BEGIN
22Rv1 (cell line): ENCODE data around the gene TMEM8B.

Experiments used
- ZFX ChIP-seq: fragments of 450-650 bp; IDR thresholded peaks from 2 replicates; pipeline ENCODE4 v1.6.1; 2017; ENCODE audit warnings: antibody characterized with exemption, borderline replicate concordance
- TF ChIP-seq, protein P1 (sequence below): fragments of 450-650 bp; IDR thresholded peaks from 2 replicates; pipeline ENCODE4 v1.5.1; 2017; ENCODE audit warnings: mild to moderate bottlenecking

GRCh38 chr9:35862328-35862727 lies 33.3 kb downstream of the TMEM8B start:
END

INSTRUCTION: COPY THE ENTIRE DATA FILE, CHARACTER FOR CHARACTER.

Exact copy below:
22Rv1 (cell line): ENCODE data around the gene TMEM8B.

Experiments used
- ZFX ChIP-seq: fragments of 450-650 bp; IDR thresholded peaks from 2 replicates; pipeline ENCODE4 v1.6.1; 2017; ENCODE audit warnings: antibody characterized with exemption, borderline replicate concordance
- TF ChIP-seq, protein P1 (sequence below): fragments of 450-650 bp; IDR thresholded peaks from 2 replicates; pipeline ENCODE4 v1.5.1; 2017; ENCODE audit warnings: mild to moderate bottlenecking

GRCh38 chr9:35862328-35862727 lies 33.3 kb downstream of the TMEM8B start: